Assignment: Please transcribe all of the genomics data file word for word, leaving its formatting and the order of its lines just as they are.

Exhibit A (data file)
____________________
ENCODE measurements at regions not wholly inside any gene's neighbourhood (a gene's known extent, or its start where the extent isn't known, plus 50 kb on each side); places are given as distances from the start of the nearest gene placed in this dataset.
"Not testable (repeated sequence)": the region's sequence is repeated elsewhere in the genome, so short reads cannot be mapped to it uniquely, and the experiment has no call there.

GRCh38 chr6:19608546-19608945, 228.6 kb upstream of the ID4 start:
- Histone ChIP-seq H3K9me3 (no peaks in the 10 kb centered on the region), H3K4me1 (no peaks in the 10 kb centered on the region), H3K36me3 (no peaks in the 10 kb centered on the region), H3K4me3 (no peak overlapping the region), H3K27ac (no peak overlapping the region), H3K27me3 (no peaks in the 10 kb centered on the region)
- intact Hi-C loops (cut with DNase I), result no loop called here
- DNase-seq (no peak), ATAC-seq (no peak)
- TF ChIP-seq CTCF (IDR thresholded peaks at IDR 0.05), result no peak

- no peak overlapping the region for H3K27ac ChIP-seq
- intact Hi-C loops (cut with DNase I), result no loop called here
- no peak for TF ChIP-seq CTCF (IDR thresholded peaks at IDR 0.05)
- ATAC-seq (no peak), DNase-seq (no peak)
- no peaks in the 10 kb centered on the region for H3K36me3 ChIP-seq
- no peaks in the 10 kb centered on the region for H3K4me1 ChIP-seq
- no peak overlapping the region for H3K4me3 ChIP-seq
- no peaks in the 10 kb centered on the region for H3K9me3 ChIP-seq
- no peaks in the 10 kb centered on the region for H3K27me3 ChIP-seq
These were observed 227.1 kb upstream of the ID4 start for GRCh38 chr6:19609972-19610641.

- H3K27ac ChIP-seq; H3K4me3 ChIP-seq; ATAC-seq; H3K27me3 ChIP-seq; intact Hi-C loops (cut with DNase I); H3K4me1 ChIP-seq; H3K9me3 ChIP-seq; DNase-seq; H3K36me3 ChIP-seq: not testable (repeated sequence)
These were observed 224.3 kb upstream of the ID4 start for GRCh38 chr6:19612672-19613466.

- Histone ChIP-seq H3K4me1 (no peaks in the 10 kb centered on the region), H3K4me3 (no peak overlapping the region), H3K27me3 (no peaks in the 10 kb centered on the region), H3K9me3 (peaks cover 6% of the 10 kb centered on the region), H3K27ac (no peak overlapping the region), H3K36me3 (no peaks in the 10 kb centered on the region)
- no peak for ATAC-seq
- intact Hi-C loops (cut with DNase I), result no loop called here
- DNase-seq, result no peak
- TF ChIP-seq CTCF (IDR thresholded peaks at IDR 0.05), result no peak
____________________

ENCODE measurements at regions not wholly inside any gene's neighbourhood (a gene's known extent, or its start where the extent isn't known, plus 50 kb on each side); places are given as distances from the start of the nearest gene placed in this dataset.
"Not testable (repeated sequence)": the region's sequence is repeated elsewhere in the genome, so short reads cannot be mapped to it uniquely, and the experiment has no call there.

GRCh38 chr6:19608546-19608945, 228.6 kb upstream of the ID4 start:
- Histone ChIP-seq H3K9me3 (no peaks in the 10 kb centered on the region), H3K4me1 (no peaks in the 10 kb centered on the region), H3K36me3 (no peaks in the 10 kb centered on the region), H3K4me3 (no peak overlapping the region), H3K27ac (no peak overlapping the region), H3K27me3 (no peaks in the 10 kb centered on the region)
- intact Hi-C loops (cut with DNase I), result no loop called here
- DNase-seq (no peak), ATAC-seq (no peak)
- TF ChIP-seq CTCF (IDR thresholded peaks at IDR 0.05), result no peak

- no peak overlapping the region for H3K27ac ChIP-seq
- intact Hi-C loops (cut with DNase I), result no loop called here
- no peak for TF ChIP-seq CTCF (IDR thresholded peaks at IDR 0.05)
- ATAC-seq (no peak), DNase-seq (no peak)
- no peaks in the 10 kb centered on the region for H3K36me3 ChIP-seq
- no peaks in the 10 kb centered on the region for H3K4me1 ChIP-seq
- no peak overlapping the region for H3K4me3 ChIP-seq
- no peaks in the 10 kb centered on the region for H3K9me3 ChIP-seq
- no peaks in the 10 kb centered on the region for H3K27me3 ChIP-seq
These were observed 227.1 kb upstream of the ID4 start for GRCh38 chr6:19609972-19610641.

- H3K27ac ChIP-seq; H3K4me3 ChIP-seq; ATAC-seq; H3K27me3 ChIP-seq; intact Hi-C loops (cut with DNase I); H3K4me1 ChIP-seq; H3K9me3 ChIP-seq; DNase-seq; H3K36me3 ChIP-seq: not testable (repeated sequence)
These were observed 224.3 kb upstream of the ID4 start for GRCh38 chr6:19612672-19613466.

- Histone ChIP-seq H3K4me1 (no peaks in the 10 kb centered on the region), H3K4me3 (no peak overlapping the region), H3K27me3 (no peaks in the 10 kb centered on the region), H3K9me3 (peaks cover 6% of the 10 kb centered on the region), H3K27ac (no peak overlapping the region), H3K36me3 (no peaks in the 10 kb centered on the region)
- no peak for ATAC-seq
- intact Hi-C loops (cut with DNase I), result no loop called here
- DNase-seq, result no peak
- TF ChIP-seq CTCF (IDR thresholded peaks at IDR 0.05), result no peak